Actual images of the historical Buddha began to appear some time around the turn of the first millennium, prominently in two regions: in Mathurā, near modern Agra, and in Gandhāra, in what is now modern Afghanistan. In Mathurā, large standing images of the Buddha were made in the red sandstone that was indigenous to the region. The Buddha in these images is typically standing, depicted as broadshouldered, wearing a robe, and marked by various lakṣaṇas, the thirty-two auspicious marks with which he was born and which are described in several early texts – these included the uṣṇīṣa, or protuberance atop the head, elongated earlobes, webbed fingers, dharmacakra on the palms, etc. In the Gandhāra region, in contrast to Mathurā, the Buddha was typically depicted in what appears to be a Greek style of representation, wearing a robe that resembles a toga, and with distinctly Western facial features, details that may be evidence that an iconographic exchange took place with the Greeks who inhabited the region at the time of Alexander the Great. Many of the Gandhāran Buddha images depict him seated, forming the dharmacakra mudrā – literally the “turning of the wheel of Dharma gesture” – with his hands. In other images he is presented in a meditational posture, his body withered by the years of extreme asceticism that preceded his enlightenment. These different iconic forms were employed by Buddhist artisans (and their royal, monastic, and lay patrons) to emphasize both different moments in the Buddha’s life story as well as to convey visually different aspects of the Dharma.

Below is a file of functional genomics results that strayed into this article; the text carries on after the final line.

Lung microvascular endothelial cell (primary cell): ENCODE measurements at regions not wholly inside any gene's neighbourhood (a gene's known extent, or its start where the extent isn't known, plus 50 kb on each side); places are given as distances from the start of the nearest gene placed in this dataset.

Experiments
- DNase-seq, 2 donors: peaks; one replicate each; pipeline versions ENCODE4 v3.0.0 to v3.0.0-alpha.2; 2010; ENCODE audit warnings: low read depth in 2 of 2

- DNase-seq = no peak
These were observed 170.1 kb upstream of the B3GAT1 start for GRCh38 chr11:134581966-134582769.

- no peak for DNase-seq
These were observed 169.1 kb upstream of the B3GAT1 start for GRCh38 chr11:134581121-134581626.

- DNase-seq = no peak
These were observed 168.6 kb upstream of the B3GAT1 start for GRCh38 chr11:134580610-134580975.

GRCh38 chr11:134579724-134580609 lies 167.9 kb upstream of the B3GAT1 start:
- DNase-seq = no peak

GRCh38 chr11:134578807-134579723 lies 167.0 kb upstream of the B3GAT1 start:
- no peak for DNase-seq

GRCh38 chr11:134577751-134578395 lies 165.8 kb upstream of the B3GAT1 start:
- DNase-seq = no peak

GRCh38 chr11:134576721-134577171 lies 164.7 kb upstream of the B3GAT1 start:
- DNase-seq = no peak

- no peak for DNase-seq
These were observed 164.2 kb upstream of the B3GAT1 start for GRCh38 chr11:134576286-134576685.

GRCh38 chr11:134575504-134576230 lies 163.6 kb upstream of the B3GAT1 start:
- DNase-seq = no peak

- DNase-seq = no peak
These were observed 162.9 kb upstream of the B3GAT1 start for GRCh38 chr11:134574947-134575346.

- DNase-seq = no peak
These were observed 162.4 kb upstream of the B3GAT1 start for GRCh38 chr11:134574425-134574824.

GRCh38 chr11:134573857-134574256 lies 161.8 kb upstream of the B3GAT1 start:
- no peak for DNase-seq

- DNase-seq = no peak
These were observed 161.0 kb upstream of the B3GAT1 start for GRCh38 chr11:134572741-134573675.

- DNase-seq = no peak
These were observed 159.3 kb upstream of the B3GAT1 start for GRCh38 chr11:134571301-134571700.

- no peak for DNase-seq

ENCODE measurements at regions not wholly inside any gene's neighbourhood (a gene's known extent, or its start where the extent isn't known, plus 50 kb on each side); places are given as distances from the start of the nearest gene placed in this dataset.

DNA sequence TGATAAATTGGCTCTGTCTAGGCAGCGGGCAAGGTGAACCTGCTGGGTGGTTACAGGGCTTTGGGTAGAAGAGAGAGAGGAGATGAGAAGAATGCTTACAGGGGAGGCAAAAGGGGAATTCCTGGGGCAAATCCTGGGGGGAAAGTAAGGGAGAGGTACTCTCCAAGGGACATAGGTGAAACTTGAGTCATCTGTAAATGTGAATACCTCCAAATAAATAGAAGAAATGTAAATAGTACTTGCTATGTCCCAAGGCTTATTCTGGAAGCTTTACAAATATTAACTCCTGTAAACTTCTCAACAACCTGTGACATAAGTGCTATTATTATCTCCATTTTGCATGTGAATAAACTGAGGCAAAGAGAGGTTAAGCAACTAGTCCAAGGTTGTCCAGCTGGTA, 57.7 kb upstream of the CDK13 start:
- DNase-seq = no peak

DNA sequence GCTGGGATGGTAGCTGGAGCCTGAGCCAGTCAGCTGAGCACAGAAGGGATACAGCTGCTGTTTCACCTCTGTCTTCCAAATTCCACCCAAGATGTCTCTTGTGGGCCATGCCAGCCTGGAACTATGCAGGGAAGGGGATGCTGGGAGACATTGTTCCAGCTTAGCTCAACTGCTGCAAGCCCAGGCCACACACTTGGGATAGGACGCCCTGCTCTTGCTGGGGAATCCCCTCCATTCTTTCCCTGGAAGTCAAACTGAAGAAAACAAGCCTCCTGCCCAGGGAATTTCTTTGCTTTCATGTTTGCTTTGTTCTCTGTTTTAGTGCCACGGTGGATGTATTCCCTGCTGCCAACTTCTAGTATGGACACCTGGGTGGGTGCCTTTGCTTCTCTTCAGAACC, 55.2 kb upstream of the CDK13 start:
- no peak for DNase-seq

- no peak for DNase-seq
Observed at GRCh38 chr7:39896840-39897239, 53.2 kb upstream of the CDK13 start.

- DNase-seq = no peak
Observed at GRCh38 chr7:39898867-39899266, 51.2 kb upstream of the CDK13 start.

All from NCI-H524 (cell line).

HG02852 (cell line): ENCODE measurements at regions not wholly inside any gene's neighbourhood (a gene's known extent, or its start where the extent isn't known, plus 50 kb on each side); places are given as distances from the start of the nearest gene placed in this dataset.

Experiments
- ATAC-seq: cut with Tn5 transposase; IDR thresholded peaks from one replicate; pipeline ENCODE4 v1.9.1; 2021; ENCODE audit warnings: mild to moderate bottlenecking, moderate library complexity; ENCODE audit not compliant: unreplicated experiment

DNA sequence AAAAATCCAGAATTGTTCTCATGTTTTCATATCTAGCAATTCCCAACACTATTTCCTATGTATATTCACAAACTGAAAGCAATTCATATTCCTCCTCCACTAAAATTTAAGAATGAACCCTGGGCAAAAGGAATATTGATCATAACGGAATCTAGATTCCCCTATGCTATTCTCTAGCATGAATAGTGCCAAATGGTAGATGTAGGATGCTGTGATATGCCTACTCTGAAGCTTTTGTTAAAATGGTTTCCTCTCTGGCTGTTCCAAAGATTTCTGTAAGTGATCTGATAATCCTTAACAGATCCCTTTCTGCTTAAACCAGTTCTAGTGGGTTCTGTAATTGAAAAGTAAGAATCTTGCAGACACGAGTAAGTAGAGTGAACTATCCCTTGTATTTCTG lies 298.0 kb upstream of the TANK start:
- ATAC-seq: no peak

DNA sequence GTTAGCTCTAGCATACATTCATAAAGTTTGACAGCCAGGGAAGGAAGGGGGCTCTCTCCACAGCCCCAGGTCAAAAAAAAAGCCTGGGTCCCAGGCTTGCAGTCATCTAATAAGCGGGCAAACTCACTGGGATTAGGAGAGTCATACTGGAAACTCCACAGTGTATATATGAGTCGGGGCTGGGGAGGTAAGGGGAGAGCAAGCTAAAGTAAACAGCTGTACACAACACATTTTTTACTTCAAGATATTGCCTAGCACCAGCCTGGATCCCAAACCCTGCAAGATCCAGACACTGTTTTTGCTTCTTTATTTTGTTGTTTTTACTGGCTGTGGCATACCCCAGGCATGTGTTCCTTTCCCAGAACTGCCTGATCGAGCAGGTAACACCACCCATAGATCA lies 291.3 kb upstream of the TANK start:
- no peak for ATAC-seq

By the fifth century CE, the Buddha was represented in a large array of forms and sizes. Some of these representations were truly colossal, such as the recently destroyed images at Bāmiyān, in modern Afghanistan, cut out of cliffs, reaching upwards of 30 meters (100 feet), a practice that would continue throughout the Buddhist world for the next millennium. The sheer size of these images seems to have been intended to convey an understanding of the superhuman qualities of the Buddha, many of which were also expressed in contemporary biographical stories contained in various nikāyas, the Lalitavistara, Buddhacarita, and several other well-known texts. Further, such massive images would have served as a potent means to attract new followers.
As the various Mahāyāna schools emerged and developed in India, Tibet, and later in East Asia, the Buddhist pantheon expanded tremendously, and this expansion was reflected in art and iconography. In India, particularly in the northeast, there was a virtual icono-graphic explosion after the eighth century. Although images of various bodhisattvas had been produced in the early art of Gandhāra and Mathurā, they became particularly prominent in the Mahāyāna as it developed in India.